- What consideration (having regard to his age and understanding) should be given to those wishes and feelings?
The House of Lords was clear that while Section 20 criteria require “an evaluative judgment on some matters”, they don’t allow for discretion. This is now echoed in statutory guidance which was adopted after the Southwark Judgment. It states:
The powers of local authorities to provide accommodation under section 17 cannot be used as a substitute for their duty to provide accommodation under section 20(1) of the 1989 Act to homeless 16 and 17-year-olds in need. Children’s services do not have the option of choosing under which provision they should provide accommodation for homeless 16 and 17-year-olds. Section 20 involves an evaluative judgment on some matters but not discretion (para 3.59).
Statutory guidance now sets clear standards for supporting homeless 16 and 17 year-olds and confirms that local authority duty to accommodate young people under Section 20 is not “a matter for local policy”. It arises whenever the criteria in Section 20(1)(a) to (c) or in Section 20(3) are met. It also states firmly that:
- The duty to conduct an assessment applies to all those under the age of 18, including children who are approaching their 18th birthday, and those who are pregnant or are parents (para 3.1).
- A child in need of emergency accommodation should be accommodated under Section 20 while their needs are further assessed (para 3.4).
- The welfare of the child is paramount and a 16 or 17 year-old must not be placed at risk whilst waiting for the completion of an assessment (para 3.23).
Statutory guidance also now makes clear that bed and breakfast accommodation, including hotels and nightly let accommodation with shared facilities, is not suitable for any 16 or 17-year-old (para 5.10).
You can access the full judgment here:  UKHL 26
Rights of children accommodated under Section 20 of the Children Act 1989
Ensuring that homeless 16 and 17-year-olds are accommodated under Section 20 of the Children Act 1989 rather than Section 17 of the Children Act 1989 or under the Housing Act 1996 is vital because it secures their entitlement to broader and longer-term support, financial and other. A child accommodated under Section 20 becomes an ‘eligible child’ and subsequently a ‘former relevant child’ and this means that they enjoy the wider protections and entitlements guaranteed in the Children Act 1989 and in secondary legislation, for instance The Care Planning, Placement and Case Review (England) Regulations 2010 and The Care Leavers (England) Regulations 2010. A child wrongly accommodated under Section 17 or under the Housing Act 1996 will not enjoy the same protections and will lose out on support such as pathway planning, having a personal advisor, receiving financial assistance with education and more. Looked after status can be granted retrospectively (meaning it can be backdated) and advocates should support children and young people to seek legal advice where this might be the case.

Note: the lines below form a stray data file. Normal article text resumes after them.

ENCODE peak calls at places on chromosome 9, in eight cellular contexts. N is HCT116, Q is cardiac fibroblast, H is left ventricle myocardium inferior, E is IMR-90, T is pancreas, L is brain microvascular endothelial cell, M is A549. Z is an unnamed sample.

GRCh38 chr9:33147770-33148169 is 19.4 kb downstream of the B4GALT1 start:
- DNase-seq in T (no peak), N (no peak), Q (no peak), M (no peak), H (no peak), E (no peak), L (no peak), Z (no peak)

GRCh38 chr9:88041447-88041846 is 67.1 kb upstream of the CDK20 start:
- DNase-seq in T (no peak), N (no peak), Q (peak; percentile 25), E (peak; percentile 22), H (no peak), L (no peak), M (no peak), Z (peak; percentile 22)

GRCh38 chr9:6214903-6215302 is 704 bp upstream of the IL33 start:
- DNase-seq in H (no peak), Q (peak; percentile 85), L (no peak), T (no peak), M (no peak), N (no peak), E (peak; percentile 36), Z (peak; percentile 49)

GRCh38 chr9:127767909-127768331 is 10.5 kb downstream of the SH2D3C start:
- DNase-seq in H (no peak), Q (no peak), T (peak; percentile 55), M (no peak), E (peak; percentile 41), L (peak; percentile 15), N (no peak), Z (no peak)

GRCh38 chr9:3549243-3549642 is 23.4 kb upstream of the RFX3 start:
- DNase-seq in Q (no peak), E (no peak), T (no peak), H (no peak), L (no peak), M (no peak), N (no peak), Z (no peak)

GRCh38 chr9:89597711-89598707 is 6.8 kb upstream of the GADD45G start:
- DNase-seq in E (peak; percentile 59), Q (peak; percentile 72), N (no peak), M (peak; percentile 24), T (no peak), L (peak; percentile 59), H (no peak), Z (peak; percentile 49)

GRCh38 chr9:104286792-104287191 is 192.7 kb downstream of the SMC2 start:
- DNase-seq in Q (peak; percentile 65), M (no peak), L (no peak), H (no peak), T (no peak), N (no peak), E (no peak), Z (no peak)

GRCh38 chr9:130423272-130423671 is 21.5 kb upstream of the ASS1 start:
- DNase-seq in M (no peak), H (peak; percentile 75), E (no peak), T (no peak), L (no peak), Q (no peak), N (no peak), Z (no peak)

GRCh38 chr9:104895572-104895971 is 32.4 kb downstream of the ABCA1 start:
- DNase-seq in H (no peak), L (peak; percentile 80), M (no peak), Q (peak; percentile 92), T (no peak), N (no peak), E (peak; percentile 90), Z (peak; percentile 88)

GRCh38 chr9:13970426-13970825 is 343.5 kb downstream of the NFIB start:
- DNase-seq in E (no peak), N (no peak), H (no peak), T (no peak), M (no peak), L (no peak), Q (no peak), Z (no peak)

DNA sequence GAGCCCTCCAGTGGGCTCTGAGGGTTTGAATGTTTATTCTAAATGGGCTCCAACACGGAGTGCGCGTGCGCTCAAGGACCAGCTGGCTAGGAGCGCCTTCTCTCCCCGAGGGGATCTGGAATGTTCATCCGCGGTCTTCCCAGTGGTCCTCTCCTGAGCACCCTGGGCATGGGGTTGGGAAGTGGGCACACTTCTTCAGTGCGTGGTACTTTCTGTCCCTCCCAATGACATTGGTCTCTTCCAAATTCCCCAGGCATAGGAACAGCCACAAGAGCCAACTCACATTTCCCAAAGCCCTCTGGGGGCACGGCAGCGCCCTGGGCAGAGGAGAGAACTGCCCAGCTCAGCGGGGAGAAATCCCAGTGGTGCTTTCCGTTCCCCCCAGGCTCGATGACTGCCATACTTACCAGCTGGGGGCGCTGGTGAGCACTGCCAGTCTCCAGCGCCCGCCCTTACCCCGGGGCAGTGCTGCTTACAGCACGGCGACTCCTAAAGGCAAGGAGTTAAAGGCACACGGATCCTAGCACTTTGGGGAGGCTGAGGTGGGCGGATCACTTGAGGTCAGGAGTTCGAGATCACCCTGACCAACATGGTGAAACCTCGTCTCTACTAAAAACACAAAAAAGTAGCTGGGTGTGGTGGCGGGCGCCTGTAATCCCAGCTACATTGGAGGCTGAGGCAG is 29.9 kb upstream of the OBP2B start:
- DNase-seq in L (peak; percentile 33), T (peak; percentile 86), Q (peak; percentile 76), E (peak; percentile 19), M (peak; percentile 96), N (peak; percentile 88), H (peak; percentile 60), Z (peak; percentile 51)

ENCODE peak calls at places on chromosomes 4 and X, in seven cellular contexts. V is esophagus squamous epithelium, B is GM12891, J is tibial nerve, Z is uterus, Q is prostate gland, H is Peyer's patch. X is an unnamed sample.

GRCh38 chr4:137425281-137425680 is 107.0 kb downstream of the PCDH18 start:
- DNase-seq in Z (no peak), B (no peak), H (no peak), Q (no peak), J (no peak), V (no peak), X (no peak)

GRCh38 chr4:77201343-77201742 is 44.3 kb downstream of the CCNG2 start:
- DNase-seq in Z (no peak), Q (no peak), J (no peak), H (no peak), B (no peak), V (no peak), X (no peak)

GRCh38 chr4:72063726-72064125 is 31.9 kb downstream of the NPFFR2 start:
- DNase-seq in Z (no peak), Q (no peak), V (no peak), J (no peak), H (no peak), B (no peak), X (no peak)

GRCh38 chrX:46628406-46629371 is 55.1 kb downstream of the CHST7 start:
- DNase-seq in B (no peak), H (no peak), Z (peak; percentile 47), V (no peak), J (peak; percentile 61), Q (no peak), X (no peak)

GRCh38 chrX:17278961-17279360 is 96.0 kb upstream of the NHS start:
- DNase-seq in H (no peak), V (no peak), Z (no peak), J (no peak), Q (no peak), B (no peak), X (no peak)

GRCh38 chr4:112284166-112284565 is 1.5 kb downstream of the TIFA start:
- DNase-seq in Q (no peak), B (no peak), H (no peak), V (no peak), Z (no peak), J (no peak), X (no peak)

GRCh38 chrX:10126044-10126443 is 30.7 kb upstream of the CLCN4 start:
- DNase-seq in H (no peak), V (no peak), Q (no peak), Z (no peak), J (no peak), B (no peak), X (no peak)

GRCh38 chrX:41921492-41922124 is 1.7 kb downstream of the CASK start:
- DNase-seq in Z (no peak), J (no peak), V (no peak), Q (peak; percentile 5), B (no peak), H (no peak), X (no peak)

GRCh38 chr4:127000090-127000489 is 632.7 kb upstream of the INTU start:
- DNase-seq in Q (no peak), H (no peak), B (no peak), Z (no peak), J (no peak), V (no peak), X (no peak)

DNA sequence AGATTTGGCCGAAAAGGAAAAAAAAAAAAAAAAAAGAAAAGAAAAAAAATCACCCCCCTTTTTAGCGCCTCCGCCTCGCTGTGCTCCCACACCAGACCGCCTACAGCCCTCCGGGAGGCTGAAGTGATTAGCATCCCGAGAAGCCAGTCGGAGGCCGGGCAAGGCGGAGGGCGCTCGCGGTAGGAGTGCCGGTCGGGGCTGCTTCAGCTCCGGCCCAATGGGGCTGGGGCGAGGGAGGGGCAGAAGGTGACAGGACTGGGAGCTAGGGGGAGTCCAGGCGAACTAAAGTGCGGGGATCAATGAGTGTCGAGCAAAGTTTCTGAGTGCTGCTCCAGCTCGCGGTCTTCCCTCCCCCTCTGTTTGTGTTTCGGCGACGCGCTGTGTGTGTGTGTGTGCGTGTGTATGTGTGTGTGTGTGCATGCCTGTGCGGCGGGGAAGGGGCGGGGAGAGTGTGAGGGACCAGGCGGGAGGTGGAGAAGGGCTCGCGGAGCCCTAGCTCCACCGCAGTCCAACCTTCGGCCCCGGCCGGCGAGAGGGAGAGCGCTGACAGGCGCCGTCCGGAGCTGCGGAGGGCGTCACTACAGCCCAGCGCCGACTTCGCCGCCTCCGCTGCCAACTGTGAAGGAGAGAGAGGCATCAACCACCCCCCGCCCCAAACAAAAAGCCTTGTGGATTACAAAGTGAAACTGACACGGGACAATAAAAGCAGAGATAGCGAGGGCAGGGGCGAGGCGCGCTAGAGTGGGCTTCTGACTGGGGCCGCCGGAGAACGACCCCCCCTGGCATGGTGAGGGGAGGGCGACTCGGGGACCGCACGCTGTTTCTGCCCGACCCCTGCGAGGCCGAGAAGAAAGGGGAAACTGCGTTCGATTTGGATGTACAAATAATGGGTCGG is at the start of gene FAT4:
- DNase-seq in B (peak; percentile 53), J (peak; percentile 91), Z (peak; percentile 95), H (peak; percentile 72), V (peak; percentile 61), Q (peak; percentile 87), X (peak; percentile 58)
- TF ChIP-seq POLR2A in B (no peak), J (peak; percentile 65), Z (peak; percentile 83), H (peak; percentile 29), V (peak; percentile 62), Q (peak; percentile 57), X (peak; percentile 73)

Because accommodating a 16 or 17-year-old under Section 20 requires the child’s agreement, it is vital to ensure they are fully and properly informed about the ramifications of such a decision. Statutory guidance states clearly that:
* The social worker leading the assessment must provide realistic and full information about the package of support that the young person can expect as a looked after child and, subsequently, as a ‘former relevant’ care leaver. If they are not looked after for the prescribed (required) period, the young person leaving care would be a ‘person qualifying for advice and assistance’ as set out in section 24 of the 1989 Act (para 3.42).
* Where a 16 or 17-year-old child in need wishes to refuse accommodation offered under section 20 of the 1989 Act, children’s services must be satisfied that the young person: a) has been provided with all relevant information; b) is competent to make such a decision; and c) that they do not need to take additional safeguarding action (para 3.49).
* Young people should have access to independent advocacy and support to assist them in weighing up the advantages and disadvantages and coming to a balanced decision and understanding and navigating the housing system. Independent advocacy and support services can play a key role in supporting 16 and 17-year-olds who are homeless or threatened with homelessness (para 3.47).